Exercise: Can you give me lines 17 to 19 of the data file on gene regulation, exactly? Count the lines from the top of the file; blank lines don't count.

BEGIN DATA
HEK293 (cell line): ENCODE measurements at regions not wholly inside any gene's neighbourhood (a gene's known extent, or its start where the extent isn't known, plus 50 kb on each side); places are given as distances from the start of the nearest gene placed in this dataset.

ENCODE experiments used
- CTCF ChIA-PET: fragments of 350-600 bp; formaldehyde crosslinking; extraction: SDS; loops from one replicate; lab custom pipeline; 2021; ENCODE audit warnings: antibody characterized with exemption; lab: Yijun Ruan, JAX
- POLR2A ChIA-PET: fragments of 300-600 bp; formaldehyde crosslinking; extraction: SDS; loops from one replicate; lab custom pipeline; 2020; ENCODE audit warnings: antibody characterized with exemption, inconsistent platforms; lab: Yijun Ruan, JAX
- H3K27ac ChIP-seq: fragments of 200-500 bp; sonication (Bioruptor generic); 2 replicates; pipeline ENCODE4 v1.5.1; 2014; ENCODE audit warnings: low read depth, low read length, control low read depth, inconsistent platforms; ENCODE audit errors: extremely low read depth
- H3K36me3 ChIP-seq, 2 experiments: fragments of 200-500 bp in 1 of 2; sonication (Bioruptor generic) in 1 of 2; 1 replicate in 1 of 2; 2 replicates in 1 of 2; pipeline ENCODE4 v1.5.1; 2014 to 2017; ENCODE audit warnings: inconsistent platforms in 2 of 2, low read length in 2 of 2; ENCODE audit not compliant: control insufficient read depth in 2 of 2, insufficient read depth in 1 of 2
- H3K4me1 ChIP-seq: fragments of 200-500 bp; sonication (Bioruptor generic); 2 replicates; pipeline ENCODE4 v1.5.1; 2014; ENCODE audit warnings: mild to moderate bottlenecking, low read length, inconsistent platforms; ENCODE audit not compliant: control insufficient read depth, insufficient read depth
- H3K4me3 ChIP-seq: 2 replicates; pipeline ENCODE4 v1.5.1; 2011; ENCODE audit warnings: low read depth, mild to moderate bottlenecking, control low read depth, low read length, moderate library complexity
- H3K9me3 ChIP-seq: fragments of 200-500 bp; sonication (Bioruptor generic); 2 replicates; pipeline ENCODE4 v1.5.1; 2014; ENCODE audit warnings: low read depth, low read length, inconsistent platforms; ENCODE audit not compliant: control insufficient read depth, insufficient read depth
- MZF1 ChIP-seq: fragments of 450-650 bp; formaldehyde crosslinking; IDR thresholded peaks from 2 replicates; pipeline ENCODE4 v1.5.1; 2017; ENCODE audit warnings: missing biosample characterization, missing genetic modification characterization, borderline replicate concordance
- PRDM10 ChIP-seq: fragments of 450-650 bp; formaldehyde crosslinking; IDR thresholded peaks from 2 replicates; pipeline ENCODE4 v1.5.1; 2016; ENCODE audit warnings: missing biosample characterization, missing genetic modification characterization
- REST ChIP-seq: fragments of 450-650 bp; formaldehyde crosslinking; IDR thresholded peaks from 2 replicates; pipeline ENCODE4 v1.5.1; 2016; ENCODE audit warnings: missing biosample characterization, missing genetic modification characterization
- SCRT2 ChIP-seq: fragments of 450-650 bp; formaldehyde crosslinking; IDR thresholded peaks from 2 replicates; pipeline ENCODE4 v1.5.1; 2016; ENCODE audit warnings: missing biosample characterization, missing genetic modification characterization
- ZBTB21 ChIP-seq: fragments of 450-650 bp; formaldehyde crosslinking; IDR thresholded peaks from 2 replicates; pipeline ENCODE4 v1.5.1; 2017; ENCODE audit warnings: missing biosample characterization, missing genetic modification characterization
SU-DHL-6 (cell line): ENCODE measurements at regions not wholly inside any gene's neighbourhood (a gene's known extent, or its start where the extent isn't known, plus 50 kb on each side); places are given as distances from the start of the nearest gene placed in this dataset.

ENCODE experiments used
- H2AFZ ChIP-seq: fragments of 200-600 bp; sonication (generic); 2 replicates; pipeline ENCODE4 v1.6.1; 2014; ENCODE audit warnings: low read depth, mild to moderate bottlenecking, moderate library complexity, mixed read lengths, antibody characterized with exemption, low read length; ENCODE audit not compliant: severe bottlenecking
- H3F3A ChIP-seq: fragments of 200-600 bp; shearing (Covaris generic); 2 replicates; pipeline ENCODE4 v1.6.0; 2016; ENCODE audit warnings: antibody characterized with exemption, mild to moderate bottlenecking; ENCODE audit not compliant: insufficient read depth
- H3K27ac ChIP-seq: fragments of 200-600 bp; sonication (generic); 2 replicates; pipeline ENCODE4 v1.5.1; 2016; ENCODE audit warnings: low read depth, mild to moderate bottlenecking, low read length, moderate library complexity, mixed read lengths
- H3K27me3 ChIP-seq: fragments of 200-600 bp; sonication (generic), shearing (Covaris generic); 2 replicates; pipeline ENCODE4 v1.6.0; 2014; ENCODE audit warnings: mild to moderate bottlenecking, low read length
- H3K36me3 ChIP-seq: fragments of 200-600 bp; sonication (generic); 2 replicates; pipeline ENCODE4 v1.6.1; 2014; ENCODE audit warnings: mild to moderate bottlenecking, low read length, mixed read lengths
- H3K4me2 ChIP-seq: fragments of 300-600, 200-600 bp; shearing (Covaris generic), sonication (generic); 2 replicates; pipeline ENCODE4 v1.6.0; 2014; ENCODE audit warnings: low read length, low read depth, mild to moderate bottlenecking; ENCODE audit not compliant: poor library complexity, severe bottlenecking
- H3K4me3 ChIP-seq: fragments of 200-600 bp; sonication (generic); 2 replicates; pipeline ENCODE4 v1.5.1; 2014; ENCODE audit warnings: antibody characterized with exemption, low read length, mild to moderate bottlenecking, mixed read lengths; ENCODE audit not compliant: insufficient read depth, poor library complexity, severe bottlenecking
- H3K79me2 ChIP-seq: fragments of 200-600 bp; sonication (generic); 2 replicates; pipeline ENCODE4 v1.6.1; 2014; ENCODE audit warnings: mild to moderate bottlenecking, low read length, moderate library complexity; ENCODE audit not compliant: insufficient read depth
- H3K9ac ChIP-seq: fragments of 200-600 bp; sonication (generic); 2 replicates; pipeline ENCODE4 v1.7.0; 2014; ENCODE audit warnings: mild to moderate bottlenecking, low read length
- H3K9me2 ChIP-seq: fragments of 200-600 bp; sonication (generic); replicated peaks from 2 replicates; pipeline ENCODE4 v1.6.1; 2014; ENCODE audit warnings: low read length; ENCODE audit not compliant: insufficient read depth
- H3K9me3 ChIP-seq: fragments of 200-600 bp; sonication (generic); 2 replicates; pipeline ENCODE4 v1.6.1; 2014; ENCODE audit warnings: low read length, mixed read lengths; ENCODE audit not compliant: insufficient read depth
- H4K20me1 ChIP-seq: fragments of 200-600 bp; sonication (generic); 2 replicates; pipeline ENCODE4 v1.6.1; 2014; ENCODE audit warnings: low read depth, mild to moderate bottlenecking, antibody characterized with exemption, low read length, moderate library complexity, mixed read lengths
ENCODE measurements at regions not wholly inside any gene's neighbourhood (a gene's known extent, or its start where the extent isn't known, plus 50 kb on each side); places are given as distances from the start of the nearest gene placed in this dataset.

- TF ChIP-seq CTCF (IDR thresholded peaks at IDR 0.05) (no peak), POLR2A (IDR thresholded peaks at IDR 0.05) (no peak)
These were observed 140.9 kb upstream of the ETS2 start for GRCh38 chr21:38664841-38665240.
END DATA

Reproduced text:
- H2AFZ ChIP-seq: fragments of 200-600 bp; sonication (generic); 2 replicates; pipeline ENCODE4 v1.6.1; 2014; ENCODE audit warnings: low read depth, mild to moderate bottlenecking, moderate library complexity, mixed read lengths, antibody characterized with exemption, low read length; ENCODE audit not compliant: severe bottlenecking
- H3F3A ChIP-seq: fragments of 200-600 bp; shearing (Covaris generic); 2 replicates; pipeline ENCODE4 v1.6.0; 2016; ENCODE audit warnings: antibody characterized with exemption, mild to moderate bottlenecking; ENCODE audit not compliant: insufficient read depth
- H3K27ac ChIP-seq: fragments of 200-600 bp; sonication (generic); 2 replicates; pipeline ENCODE4 v1.5.1; 2016; ENCODE audit warnings: low read depth, mild to moderate bottlenecking, low read length, moderate library complexity, mixed read lengths